ESPlanner's MC calcs should take the special withdrawals exactly as you input. Normally, the smoothing algorithm adjusts these as needed. Since you are "forcing" the program to withdraw various amounts of money over ~10 years, you can get in trouble at any number of points in the MC calculations. My guess is that this "forcing" of withdrawals is the key factor. Your results seem (to me at least) to show the interplay of these constraints and MC return randomness during the first 10-15 years or so.

My guess is that over 500 runs, during the years when you have special withdrawals, the interaction of multiple factors causes the wide dispersion that you see. As you describe, once you get past this "Special WD era" (SWD), everything seems to start behaving "normally". Basically, the smoothing algorithm has an easier time once you get past the constrained years, but is forced to contend with the combination of constraints and randomness which causes the more chaotic results early on.

You can think of the interim MC report values at the end of 2024 (SWD era) as being the initial conditions for a much less constrained era until end of life. Once you get past 2024 and stop the special withdrawals along with reduced constraints in regular assets due to SS and no mortgage, the wide initial spread of results (and associated asset values) starts to get back to "normal" by late in life.

Regarding John's case and the "fake annuity" method, it's harder for me to speculate since he says he talked to Larry about "using too many years of Special Withdrawals can have odd effects because of the way they are handled during the Monte Carlo runs". Perhaps this is just what we are talking about? My guess is the "forcing" of the program to do special withdrawals is the issue here as well, but that's just speculation. Given my experience with MC, I'm not shocked at all with the wide variation in his charts.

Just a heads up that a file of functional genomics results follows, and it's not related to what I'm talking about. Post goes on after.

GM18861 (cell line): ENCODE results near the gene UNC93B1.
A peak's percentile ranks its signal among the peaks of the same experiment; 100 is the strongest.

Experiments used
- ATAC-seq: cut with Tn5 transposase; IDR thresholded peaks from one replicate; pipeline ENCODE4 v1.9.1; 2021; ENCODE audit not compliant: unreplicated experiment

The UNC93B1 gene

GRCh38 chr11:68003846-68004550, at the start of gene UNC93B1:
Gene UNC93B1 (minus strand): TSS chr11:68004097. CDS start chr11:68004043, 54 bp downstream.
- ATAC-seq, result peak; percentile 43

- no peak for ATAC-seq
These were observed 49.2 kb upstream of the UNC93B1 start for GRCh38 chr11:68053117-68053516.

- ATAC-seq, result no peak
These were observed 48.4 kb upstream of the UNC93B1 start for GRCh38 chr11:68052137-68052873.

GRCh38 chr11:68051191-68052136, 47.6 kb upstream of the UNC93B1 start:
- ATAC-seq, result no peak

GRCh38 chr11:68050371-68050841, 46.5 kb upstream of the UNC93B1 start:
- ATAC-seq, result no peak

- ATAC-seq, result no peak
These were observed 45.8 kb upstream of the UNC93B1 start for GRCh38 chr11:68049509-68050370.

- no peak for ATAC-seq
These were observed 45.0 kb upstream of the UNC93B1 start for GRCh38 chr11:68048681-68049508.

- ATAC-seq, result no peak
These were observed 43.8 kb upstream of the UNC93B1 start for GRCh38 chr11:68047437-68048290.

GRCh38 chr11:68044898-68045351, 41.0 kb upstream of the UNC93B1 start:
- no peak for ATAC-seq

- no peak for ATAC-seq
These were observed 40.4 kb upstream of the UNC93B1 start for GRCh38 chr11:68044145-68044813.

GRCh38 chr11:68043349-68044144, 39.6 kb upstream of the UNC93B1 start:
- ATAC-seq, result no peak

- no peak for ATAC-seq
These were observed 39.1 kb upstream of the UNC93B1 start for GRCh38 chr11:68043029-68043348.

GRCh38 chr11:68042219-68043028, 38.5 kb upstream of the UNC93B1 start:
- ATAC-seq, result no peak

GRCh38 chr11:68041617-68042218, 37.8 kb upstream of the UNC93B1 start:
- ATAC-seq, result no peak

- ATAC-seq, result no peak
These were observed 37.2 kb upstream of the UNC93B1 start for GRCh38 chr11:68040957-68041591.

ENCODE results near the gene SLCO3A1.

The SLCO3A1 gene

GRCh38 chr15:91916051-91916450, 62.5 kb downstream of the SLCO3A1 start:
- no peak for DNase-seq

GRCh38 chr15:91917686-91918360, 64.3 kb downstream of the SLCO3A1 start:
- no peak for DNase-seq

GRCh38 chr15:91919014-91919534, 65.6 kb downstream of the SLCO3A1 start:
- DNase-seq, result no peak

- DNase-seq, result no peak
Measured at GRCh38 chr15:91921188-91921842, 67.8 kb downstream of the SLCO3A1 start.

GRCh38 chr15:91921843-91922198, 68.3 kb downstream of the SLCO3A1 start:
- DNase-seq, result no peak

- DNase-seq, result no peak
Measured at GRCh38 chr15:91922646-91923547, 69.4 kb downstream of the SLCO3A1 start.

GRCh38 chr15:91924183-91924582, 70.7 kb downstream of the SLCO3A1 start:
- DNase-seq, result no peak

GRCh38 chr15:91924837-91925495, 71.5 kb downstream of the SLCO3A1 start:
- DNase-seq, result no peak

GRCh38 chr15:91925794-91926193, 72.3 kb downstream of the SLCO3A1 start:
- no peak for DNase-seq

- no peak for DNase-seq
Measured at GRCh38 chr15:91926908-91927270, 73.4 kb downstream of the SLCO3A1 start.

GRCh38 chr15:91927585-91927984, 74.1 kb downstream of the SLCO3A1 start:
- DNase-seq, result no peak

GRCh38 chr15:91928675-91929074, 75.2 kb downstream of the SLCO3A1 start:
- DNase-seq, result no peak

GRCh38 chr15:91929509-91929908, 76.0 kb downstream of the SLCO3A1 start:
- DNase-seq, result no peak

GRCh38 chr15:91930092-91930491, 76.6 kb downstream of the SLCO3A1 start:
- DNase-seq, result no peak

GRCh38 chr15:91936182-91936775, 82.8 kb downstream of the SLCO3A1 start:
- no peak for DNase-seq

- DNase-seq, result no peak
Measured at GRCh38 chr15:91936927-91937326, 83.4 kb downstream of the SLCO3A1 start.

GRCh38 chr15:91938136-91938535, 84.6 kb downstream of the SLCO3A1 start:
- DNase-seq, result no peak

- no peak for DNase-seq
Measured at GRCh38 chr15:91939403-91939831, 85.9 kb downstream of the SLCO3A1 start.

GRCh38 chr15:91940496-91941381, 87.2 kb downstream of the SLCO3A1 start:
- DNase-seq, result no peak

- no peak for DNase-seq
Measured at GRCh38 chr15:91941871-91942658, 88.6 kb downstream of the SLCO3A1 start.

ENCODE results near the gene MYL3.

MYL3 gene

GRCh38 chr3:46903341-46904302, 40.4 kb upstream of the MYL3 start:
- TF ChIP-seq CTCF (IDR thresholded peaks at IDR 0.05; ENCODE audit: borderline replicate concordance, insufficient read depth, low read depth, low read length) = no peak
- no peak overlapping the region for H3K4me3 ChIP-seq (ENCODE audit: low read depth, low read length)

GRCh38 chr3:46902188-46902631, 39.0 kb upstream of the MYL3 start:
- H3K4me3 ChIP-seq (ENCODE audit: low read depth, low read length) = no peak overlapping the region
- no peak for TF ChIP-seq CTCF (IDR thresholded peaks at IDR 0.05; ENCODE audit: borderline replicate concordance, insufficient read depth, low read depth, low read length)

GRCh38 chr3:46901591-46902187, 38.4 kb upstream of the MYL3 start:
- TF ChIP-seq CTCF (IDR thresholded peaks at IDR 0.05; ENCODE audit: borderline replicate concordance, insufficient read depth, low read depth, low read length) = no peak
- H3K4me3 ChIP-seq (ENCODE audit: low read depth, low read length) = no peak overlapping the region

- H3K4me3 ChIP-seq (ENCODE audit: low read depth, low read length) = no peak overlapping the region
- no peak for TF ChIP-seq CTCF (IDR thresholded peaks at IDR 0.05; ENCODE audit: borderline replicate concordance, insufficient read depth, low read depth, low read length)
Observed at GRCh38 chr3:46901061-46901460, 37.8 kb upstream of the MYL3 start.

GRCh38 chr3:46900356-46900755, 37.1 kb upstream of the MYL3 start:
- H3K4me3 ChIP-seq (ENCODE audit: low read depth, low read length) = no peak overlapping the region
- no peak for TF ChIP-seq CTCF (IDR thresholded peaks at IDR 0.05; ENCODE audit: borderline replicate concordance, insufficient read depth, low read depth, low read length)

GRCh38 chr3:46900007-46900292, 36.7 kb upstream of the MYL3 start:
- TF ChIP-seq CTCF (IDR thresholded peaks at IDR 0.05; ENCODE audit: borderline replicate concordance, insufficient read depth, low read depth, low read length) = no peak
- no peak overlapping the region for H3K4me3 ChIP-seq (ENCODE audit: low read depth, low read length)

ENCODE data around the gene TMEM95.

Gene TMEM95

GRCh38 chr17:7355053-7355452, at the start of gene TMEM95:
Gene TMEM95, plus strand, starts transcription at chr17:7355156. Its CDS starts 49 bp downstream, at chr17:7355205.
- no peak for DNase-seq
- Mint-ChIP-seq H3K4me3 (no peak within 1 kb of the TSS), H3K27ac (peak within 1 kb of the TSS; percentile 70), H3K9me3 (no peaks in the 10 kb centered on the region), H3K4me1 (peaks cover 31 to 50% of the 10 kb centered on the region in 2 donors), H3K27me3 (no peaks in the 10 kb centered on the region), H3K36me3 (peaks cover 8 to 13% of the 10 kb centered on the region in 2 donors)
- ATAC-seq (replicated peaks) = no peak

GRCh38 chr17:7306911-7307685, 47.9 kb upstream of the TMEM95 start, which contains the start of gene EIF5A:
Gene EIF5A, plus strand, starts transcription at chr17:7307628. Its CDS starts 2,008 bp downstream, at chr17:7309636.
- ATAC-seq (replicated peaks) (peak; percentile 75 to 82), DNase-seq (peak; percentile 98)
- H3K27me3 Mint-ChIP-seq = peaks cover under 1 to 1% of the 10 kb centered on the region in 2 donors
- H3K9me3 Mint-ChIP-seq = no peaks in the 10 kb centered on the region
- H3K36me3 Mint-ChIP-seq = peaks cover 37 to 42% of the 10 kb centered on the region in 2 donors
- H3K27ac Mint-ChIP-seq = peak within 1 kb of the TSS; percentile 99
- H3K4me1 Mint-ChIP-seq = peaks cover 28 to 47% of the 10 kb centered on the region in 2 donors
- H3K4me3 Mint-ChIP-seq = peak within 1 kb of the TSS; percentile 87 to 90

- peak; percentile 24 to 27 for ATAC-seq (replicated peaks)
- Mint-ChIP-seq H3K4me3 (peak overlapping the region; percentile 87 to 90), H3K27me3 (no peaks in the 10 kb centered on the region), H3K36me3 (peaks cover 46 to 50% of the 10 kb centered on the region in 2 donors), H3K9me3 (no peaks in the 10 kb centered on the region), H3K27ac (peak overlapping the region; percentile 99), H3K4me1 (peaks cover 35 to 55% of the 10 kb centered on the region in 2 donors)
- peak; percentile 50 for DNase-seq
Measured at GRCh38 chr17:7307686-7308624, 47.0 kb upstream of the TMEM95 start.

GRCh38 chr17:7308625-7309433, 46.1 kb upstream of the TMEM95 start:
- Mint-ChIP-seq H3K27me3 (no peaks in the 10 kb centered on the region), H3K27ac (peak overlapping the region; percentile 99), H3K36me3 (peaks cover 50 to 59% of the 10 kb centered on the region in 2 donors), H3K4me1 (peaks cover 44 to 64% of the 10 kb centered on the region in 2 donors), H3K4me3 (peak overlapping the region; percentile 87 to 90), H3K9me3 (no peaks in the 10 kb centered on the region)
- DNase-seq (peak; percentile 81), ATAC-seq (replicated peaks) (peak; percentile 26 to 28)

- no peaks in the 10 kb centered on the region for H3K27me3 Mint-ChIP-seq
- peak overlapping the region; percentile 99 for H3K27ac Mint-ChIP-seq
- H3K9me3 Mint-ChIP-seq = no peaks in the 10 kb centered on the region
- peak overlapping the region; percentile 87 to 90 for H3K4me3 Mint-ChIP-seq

Anyway...I don't know that we've resolved anything, but the speculation seems to be somewhat reasonable that the program's results are coping with constraints and MC randomness. But...perhaps this isn't 100% accurate given John's conversation with Larry about his profile?

If the ESPlanner team can add/clarify anything on this, that would be great.

One suggestion that I've used to cope with the uncertainty (without MC), is to develop a "range of reasonable estimates" using some "what if" assumptions. This way you can use conventional planning and still model low returns, losing $XX assets, high inflation, tax increases, Social Security cuts individually or everything in combination. At the same time I use a "safety factor" approach based on the “Standard of Living” (SOL) index in the Assumptions tab. To do this, create a copy of your profile and set your last few years to a high SOL. That will force the program to reduce consumption in earlier years and preserves assets for late in life. The approach is very flexible and is sort of a general purpose risk cushion that can be used to essentially self-insure to some extent against various risks.


Good discussion, Brian. Thanks for your interest and insights. I agree the forced withdrawals are likely to stress the MC logic and are likely the reason for the wide dispersion. Also, this discussion has led me to believe that maybe the chart is not necessarily inaccurate. But I don't think either of us knows for sure. An ESPlanner MC expert would have to get involved. Maybe that will happen eventually. Hope so. In the meantime, I don't think I am going to make any changes at this point. All the other reports seem OK so far and this discussion has educated me more on what could be happening.


John's situation describes mine. I'm constrained in borrowing and regular assets. Retirement assets and future Social Security benefits seem sufficient to support my desired standard of living.

Special or smooth withdrawals will fill a gap until I start drawing social security benefits. Annuity growth = inflation and returns are set to match those of the portfolio in effect at the time of the withdrawals. Like John, I'll use the Total Income report to guide annual withdrawals. My goal is credible MonteCarlo reports to validate suggestions reported elsewhere.